Native Plant demonstration Garden

Gardens grow, flourish, and evolve. We sustain the Kruckeberg legacy by maintaining and conserving the Kruckeberg Botanic Garden (KBG). It is also our responsibility to identify garden enhancement opportunities. Therefore, we honor the legacy of Dr. Art and Mareen Kruckeberg’s contribution to botany and horticulture in the Pacific Northwest with our newest installation, the Native Plant Demonstration Garden.

The KBG was founded in 1958 in rural Shoreline by Dr. Arthur and Mareen Kruckeberg, botanists and horticulturalists who amassed a collection of Northwest natives and rarely cultivated species in the property surrounding their home. Both Art and Mareen were involved with local horticultural societies and helped form several that are still active today, such as the Washington Native Plant Society (WNPS), the Hardy Fern Foundation, the Northwest Chapter of the North American Rock Garden Society, and the Northwest Horticultural Society (NHS). They collaborated on the creation of Gardening with Native Plants of the Pacific Northwest (1982), which was named one of the top 50 gardening books of all time by the American Horticultural Society. Together, the Kruckebergs were pioneers in propagating, popularizing, and selling native plants for use in ornamental horticulture long before it became ecologically and fashionably favorable.


As a lasting tribute to Art and Maureen, KBGF has created a Native Plant Demonstration Garden (NPDG) to provide the public with a presentation of the region’s natural landscape and to highlight the aesthetic potential of gardening with PNW native plants. Though native plants are found throughout KBG, there was never a clearly defined PNW natives-only area.

WNPS awarded the Kruckeberg Botanic Garden Foundation (KBGF) two mini grants: $650 from the state board to support the purchase of native plants and $500 from the Central Puget Sound Chapter for signage. KBGF raised a total of $15,000 from WNPS, the BNSF Foundation, Rainbird, and Northwest Horticultural Society for Phase 1.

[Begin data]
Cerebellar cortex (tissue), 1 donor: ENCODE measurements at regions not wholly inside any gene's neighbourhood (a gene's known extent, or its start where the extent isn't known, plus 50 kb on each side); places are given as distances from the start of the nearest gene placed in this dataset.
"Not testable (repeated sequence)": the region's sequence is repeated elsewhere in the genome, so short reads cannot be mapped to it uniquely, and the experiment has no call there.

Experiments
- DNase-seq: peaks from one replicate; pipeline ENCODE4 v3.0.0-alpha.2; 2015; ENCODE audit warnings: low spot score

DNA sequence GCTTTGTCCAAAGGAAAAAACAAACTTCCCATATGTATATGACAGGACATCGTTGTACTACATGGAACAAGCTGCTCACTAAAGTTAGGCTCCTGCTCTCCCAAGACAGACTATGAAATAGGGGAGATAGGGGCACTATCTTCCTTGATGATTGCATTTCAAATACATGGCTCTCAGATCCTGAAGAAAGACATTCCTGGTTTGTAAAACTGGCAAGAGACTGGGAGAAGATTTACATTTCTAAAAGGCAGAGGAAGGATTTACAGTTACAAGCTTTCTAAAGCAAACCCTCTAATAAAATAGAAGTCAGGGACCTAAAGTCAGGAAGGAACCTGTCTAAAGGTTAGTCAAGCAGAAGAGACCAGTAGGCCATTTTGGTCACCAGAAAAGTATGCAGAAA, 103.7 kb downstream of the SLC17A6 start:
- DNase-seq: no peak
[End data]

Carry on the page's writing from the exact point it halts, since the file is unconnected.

The conceptual design was completed in 2012 as a collaborative effort between KBGF Horticultural Staff and Washington Association of Landscape Professionals (WALP) member and KBGF Board Member Sandra Hasegawa Ingalls of Foresight Design. The design was drafted by WALP member Linda Zimmer of Landscapes by Linda.

The design includes various native plant communities, including a Puget Sound forest understory, a prairie, a fern grotto, and a wetland area. KBGF staff prepared a detailed planting plan for specific 1._Planting_Plan-whiteareas to expand the initial plant list and provide a planting guide for volunteers. A special planting plan was created for the “White Garden,” an area that the late Mareen Kruckeberg always wanted to build. As homage to Mareen, white-flowering native species—such as vanilla leaf (Achlys triphylla), white fawn lily (Erythronium oreganum), western wakerobin (Trillium ovatum), goatsbeard (Aruncus dioicus), queen’s cup (Clintonia uniflora), large boykinia (Boykinia major), and stream orchid (Epipactus giganteum)—were clustered together with a variety of ferns to highlight the enchanting monochrome palette.


Site Preparation and Installation